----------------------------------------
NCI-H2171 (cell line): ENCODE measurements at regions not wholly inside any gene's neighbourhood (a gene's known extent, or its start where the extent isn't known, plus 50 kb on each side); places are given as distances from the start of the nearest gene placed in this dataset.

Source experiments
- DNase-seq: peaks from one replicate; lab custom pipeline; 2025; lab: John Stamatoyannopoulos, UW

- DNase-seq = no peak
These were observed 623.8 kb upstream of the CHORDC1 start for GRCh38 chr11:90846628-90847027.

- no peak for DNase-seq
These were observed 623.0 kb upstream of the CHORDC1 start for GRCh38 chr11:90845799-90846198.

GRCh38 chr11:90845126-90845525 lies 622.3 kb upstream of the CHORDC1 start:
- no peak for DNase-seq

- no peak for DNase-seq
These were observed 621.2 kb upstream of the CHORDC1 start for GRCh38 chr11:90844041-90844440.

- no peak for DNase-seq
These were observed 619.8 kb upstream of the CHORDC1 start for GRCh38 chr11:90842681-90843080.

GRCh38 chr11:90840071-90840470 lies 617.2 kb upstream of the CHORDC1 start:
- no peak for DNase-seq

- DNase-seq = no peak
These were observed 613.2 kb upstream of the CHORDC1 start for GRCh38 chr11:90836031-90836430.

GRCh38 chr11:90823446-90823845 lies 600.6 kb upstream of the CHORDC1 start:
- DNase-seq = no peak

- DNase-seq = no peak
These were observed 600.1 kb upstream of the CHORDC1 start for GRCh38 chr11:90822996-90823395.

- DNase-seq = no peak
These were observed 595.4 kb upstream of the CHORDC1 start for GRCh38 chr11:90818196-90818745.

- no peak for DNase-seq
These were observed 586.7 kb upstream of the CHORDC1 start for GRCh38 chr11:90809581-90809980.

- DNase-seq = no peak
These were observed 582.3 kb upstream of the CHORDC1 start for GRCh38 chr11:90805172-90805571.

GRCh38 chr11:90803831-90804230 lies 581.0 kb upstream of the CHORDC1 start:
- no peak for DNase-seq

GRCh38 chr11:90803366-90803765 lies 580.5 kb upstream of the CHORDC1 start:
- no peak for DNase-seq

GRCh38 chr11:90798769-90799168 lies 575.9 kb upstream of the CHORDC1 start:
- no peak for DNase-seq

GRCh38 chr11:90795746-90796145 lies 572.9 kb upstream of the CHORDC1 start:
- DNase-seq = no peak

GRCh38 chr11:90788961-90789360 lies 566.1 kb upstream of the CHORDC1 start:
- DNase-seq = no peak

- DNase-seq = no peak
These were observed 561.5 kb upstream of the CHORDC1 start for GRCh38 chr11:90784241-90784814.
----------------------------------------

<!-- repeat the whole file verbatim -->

NCI-H2171 (cell line): ENCODE measurements at regions not wholly inside any gene's neighbourhood (a gene's known extent, or its start where the extent isn't known, plus 50 kb on each side); places are given as distances from the start of the nearest gene placed in this dataset.

Source experiments
- DNase-seq: peaks from one replicate; lab custom pipeline; 2025; lab: John Stamatoyannopoulos, UW

- DNase-seq = no peak
These were observed 623.8 kb upstream of the CHORDC1 start for GRCh38 chr11:90846628-90847027.

- no peak for DNase-seq
These were observed 623.0 kb upstream of the CHORDC1 start for GRCh38 chr11:90845799-90846198.

GRCh38 chr11:90845126-90845525 lies 622.3 kb upstream of the CHORDC1 start:
- no peak for DNase-seq

- no peak for DNase-seq
These were observed 621.2 kb upstream of the CHORDC1 start for GRCh38 chr11:90844041-90844440.

- no peak for DNase-seq
These were observed 619.8 kb upstream of the CHORDC1 start for GRCh38 chr11:90842681-90843080.

GRCh38 chr11:90840071-90840470 lies 617.2 kb upstream of the CHORDC1 start:
- no peak for DNase-seq

- DNase-seq = no peak
These were observed 613.2 kb upstream of the CHORDC1 start for GRCh38 chr11:90836031-90836430.

GRCh38 chr11:90823446-90823845 lies 600.6 kb upstream of the CHORDC1 start:
- DNase-seq = no peak

- DNase-seq = no peak
These were observed 600.1 kb upstream of the CHORDC1 start for GRCh38 chr11:90822996-90823395.

- DNase-seq = no peak
These were observed 595.4 kb upstream of the CHORDC1 start for GRCh38 chr11:90818196-90818745.

- no peak for DNase-seq
These were observed 586.7 kb upstream of the CHORDC1 start for GRCh38 chr11:90809581-90809980.

- DNase-seq = no peak
These were observed 582.3 kb upstream of the CHORDC1 start for GRCh38 chr11:90805172-90805571.

GRCh38 chr11:90803831-90804230 lies 581.0 kb upstream of the CHORDC1 start:
- no peak for DNase-seq

GRCh38 chr11:90803366-90803765 lies 580.5 kb upstream of the CHORDC1 start:
- no peak for DNase-seq

GRCh38 chr11:90798769-90799168 lies 575.9 kb upstream of the CHORDC1 start:
- no peak for DNase-seq

GRCh38 chr11:90795746-90796145 lies 572.9 kb upstream of the CHORDC1 start:
- DNase-seq = no peak

GRCh38 chr11:90788961-90789360 lies 566.1 kb upstream of the CHORDC1 start:
- DNase-seq = no peak

- DNase-seq = no peak
These were observed 561.5 kb upstream of the CHORDC1 start for GRCh38 chr11:90784241-90784814.